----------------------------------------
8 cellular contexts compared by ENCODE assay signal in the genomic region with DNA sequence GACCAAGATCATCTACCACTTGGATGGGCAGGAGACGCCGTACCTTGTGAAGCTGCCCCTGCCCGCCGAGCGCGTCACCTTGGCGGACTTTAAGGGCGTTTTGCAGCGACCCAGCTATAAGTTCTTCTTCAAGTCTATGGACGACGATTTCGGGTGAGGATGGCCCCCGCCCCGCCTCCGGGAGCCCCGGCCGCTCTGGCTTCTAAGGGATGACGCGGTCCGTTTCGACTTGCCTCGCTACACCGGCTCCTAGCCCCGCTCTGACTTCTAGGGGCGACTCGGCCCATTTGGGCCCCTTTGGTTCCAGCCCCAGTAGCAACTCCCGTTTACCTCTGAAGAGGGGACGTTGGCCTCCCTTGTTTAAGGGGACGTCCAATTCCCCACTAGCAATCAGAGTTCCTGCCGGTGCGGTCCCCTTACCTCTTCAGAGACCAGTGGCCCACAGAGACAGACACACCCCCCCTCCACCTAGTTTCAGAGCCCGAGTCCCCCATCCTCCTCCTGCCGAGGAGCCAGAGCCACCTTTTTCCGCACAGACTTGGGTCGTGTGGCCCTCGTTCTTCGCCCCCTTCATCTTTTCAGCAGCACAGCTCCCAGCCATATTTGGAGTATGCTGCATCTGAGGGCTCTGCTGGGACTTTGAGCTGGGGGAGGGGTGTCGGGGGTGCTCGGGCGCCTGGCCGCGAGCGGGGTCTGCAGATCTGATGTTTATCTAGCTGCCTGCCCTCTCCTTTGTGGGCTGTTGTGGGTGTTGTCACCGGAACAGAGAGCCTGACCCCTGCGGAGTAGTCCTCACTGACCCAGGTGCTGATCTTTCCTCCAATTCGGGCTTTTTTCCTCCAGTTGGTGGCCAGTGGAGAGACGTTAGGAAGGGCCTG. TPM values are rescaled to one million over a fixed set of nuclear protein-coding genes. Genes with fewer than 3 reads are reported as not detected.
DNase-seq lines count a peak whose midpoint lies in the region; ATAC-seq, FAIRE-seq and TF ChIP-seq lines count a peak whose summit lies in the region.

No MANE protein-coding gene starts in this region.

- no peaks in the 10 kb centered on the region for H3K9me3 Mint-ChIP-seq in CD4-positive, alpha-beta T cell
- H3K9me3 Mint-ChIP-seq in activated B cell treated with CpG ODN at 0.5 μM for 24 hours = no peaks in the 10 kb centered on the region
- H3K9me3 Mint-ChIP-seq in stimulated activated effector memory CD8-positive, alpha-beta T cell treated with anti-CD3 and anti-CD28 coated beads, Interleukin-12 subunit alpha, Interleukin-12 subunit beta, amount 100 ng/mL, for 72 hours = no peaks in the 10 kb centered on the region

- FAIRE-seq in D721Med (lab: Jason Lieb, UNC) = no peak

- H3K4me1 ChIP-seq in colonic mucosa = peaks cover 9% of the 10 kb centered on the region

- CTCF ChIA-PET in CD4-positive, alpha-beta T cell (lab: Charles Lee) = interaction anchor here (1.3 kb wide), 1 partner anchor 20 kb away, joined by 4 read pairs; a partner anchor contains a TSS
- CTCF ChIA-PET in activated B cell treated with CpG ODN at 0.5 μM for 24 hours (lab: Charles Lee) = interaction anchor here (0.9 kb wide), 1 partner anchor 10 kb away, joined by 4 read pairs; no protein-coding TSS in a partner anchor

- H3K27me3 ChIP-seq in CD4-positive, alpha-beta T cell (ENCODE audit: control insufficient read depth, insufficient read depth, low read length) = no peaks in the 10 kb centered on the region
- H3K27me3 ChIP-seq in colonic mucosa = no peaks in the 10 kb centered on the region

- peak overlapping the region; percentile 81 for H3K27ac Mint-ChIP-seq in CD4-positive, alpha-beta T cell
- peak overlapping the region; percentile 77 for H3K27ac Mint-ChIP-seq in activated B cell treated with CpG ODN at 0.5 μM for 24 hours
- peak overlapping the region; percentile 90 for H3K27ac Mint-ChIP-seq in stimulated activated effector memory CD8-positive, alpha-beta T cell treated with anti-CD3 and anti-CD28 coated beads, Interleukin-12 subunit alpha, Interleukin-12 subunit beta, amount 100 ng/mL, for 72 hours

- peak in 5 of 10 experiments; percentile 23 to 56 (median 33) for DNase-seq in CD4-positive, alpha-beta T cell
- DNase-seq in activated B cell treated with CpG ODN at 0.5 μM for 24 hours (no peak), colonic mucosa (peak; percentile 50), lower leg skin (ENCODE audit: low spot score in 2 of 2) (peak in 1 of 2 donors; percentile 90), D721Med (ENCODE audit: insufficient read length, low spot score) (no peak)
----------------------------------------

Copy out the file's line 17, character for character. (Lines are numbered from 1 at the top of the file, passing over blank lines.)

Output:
- DNase-seq in activated B cell treated with CpG ODN at 0.5 μM for 24 hours (no peak), colonic mucosa (peak; percentile 50), lower leg skin (ENCODE audit: low spot score in 2 of 2) (peak in 1 of 2 donors; percentile 90), D721Med (ENCODE audit: insufficient read length, low spot score) (no peak)